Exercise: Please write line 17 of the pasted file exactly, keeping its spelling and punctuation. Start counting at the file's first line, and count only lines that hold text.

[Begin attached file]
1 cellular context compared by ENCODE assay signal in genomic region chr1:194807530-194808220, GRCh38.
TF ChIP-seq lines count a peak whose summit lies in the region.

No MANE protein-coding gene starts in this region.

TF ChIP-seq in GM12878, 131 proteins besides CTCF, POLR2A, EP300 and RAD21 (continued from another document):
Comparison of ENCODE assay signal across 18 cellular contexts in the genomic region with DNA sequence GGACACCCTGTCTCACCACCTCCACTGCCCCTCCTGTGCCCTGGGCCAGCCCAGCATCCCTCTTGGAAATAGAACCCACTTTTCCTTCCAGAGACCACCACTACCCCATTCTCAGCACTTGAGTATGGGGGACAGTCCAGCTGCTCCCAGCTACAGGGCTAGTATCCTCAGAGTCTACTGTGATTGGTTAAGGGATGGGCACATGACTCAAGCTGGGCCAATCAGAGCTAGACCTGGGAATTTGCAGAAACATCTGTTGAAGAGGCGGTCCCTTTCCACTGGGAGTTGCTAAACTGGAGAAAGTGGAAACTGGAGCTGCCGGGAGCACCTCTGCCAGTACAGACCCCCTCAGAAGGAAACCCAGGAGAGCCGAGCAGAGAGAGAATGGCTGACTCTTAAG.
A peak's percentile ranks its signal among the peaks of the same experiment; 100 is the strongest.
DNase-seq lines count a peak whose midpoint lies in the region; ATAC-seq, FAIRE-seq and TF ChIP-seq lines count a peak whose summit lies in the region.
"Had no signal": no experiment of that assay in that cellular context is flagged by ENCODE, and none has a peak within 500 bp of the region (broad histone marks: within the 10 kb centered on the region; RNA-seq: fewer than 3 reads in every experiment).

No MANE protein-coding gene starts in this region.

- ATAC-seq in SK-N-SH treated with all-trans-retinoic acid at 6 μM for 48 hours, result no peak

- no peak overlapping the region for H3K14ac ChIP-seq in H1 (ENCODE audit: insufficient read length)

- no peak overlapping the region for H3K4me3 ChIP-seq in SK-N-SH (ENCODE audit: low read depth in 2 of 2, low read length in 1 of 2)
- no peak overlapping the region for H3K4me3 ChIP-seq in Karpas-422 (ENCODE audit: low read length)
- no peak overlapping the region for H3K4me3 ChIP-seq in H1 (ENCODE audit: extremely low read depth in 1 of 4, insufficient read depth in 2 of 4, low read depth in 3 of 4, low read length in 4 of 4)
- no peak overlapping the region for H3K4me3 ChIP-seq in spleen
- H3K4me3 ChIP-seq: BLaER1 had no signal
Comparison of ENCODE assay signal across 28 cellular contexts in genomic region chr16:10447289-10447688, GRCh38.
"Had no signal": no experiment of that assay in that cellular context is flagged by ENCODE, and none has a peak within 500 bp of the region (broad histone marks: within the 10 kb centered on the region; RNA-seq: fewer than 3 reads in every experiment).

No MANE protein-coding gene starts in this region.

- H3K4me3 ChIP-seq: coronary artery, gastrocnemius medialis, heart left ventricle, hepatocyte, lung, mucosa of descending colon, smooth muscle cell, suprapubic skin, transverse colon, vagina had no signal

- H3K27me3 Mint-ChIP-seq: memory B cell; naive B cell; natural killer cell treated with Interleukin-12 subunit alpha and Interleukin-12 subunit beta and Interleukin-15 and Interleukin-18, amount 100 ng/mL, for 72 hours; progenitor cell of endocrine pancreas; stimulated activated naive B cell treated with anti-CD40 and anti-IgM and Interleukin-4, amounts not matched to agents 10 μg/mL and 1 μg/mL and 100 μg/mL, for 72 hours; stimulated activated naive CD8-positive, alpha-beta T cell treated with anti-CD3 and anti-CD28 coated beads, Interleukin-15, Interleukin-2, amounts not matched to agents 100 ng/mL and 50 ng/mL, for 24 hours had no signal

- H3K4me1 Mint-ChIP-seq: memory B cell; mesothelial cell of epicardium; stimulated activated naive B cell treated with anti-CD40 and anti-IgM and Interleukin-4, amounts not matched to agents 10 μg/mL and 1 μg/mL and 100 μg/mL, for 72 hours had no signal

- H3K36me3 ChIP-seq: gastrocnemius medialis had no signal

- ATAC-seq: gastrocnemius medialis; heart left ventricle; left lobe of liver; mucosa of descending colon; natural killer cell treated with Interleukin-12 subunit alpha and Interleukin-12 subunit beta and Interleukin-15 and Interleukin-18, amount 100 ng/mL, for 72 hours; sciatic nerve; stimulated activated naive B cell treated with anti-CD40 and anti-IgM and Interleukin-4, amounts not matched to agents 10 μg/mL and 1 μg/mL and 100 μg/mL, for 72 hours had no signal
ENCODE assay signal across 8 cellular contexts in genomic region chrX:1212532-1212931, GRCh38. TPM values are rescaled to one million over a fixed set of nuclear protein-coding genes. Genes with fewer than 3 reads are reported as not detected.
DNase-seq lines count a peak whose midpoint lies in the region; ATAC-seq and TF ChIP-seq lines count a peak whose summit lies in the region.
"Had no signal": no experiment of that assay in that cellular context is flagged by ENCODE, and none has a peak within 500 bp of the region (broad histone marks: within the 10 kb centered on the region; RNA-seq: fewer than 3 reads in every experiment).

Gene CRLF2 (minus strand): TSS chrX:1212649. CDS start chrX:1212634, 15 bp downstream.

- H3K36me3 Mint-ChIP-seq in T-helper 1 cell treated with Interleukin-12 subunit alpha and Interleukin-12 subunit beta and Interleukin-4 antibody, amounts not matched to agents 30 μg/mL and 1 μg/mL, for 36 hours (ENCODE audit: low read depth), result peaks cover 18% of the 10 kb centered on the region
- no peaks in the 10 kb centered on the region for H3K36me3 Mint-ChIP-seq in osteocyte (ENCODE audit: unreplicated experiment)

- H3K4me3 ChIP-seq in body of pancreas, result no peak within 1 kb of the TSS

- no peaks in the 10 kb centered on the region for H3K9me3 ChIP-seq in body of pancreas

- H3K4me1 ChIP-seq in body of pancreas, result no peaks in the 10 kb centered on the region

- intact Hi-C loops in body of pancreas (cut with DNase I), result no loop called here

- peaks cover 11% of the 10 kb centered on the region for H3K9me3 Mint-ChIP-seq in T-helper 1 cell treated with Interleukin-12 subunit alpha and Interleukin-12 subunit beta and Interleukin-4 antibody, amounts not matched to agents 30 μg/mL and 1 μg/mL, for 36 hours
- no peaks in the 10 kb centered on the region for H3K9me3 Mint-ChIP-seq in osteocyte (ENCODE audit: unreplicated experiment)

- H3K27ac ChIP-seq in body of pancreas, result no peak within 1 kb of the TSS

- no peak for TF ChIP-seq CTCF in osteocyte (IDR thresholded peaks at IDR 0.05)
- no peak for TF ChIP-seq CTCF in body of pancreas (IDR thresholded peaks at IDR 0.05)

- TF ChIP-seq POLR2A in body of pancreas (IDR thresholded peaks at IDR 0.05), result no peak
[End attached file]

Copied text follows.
Comparison of ENCODE assay signal across 28 cellular contexts in genomic region chr16:10447289-10447688, GRCh38.